Initially, he felt frustrated not to be in a position to stage a coup himself, but in September 1943 he was approached by the conspirators and introduced to Henning von HII8Tresckow (left) at the headquarters in Berlin of the Ersatzheer  or “Replacement Army,” which was charged with training soldiers to reinforce first line divisions. One of Stauffenberg’s superiors was General Friedrich Olbricht (right), a committed member of the German resistance movement. h2The Ersatzheer had a unique opportunity to launch a coup, as one of its functions was to put Operation Valkyrie (Check out the movie) in place. This was a contingency measure that would let it assume control of the Reich in the event that internal disturbances blocked communications to the military high command. Ironically, the Valkyrie plan had been agreed to by Hitler, but had now been secretly changed to sweep the rest of his regime from power in the event of Hitler’s death.

The Plot to Kill Hitler

From early September 1943 until 20 July 1944, Stauffenberg was the driving force behind the plot to assassinate Hitler and take control of Germany. With the help of his friend von Tresckow, he united the conspirators and drove them into action. Stauffenberg was aware that, under German law, he was committing high treason. Only after another conspirator, General Helmuth Stieff, Chief of Operations at Army HII11High Command, had declared himself unable to assassinate Hitler did Stauffenberg decide to personally kill Hitler and to run the plot in Berlin. By then, he had grave doubts about the possibility of success, but Tresckow convinced him to go ahead even if failure was likely to demonstrate “that not all Germans supported the regime.”

Besides Stieff, Stauffenberg was the only conspirator with regular access to Hitler and also the only officer among the conspirators thought to have the resolve and persuasiveness to convince German military leaders to throw in with the coup once Hitler was dead. This requirement greatly reduced the chance of a successful coup.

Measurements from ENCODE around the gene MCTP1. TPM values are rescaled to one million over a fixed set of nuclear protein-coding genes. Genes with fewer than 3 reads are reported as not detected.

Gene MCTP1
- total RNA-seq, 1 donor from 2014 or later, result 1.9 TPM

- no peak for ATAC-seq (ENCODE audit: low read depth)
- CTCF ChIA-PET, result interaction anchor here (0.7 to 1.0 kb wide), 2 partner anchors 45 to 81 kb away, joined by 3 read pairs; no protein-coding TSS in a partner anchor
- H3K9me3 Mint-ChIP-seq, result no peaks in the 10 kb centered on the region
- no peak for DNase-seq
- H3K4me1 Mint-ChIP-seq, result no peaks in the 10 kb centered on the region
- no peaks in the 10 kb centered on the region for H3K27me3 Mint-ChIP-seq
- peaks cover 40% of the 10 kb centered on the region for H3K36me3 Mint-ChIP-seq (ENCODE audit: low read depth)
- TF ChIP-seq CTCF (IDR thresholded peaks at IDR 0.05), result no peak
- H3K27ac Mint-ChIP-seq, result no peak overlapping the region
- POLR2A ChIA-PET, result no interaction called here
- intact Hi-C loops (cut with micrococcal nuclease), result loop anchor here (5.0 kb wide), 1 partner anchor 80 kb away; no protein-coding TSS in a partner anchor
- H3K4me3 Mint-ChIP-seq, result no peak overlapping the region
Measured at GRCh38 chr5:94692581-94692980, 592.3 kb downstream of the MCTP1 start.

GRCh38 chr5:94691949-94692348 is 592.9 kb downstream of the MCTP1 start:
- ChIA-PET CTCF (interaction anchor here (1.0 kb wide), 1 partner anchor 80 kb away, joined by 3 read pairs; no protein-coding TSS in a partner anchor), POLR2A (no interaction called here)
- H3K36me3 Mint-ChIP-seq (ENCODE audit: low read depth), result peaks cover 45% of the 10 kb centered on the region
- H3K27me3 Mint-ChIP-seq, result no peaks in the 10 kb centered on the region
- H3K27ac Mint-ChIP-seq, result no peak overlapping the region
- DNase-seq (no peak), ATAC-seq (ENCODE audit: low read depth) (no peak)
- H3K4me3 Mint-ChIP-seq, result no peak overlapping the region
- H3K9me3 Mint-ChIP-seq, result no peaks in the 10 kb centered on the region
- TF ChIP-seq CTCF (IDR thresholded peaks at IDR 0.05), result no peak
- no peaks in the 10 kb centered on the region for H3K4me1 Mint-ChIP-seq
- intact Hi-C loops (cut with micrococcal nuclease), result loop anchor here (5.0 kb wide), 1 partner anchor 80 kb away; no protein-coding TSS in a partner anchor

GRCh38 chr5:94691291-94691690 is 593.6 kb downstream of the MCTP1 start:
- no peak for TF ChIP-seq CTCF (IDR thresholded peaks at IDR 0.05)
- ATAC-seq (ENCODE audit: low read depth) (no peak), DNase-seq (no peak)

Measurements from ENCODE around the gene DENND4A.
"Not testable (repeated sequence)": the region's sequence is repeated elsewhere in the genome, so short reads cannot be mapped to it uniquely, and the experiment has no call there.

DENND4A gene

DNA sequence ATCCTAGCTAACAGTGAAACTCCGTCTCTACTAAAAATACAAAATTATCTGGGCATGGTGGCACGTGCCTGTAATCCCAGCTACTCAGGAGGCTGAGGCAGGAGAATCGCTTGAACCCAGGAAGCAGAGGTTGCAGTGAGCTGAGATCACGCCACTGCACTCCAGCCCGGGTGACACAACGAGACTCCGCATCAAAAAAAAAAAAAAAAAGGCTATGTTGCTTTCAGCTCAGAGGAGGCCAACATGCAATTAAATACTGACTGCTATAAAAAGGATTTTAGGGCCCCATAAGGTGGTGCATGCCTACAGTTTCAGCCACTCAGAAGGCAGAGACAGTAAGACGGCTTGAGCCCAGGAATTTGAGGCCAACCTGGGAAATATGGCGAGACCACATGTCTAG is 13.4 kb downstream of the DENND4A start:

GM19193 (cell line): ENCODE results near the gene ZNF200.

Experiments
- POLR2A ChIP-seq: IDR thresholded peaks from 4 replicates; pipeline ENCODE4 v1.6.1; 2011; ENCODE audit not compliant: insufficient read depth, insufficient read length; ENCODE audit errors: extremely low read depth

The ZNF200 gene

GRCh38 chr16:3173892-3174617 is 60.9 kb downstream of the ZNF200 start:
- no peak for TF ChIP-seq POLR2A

After several unsuccessful attempts to meet Hitler, Göring, and Himmler when they were all together,  Stauffenberg went ahead with the attempt at Wolfsschanze on 20 July 1944. He entered the briefing room carrying a briefcase bomb and a back-up bomb in the event that the first on did not explode. The meeting location had unexpectedly been changed from the subterranean Führerbunker to Albert Speer’s wooden barrack/hut due (left) because of the hot weather that day, Stauffenberg left the room to arm the first bomb with specially adapted pliers, a task made difficult because of his loss of his right hand and two fingers on his left. A guard knocked and opened the door, urging him to hurry as the meeting was about to begin. As a result, Stauffenberg was able to arm only one of the bombs. He left the second one with his aide-de-campWerner von Haeften, and returned to the briefing room, where he placed the briefcase under the conference table, as close as he could to Hitler. Some minutes later, he excused himself and left the room, but Colonel Heinz Brandt moved the briefcase.

The Bomb

The bomb that exploded has been reported to be one kilogram of Hexite plastic explosive, packed in a simple brown wrapper and placed inside a briefcase similar to the one below. The detonator was a standard timedHII12 type, utilizing acid that would eat through a thin copper wire at a set rate before releasing a pin to strike the HII12detonator cap and set off the bomb. This type of bomb was often used by the French Resistance and the English OSS. One kilogram of plastic explosive is enough to bring down a sizable iron bridge, or to collapse a bunker.

This type of bomb was also employed by US forces to destroy bunkers in and around Normandy It could bring down several feet of reinforced concrete, so it seemed quite adequate to kill Hitler, even if only half of it  exploded.  When the explosion tore through the hut, Stauffenberg was convinced that no one in the room could have survived. However, although four people were killed and almost all survivors were injured, Hitler himself was shielded from the blast by the heavy, solid-oak conference table leg and was only slightly wounded.

That is the official story from the German High Command……..But What about Hitler’s Hearing Loss?  Next Week we will make that case!



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About Robert Traynor

Robert M. Traynor is a board certified audiologist with 45 years of clinical practice in audiology. He is a hearing industry consultant, trainer, professor, conference speaker, practice manager, and author. He has 45 years experience teaching courses and training clinicians within the field of audiology with specific emphasis in hearing and tinnitus rehabilitation. Currently, he is an adjunct professor in various university audiology programs.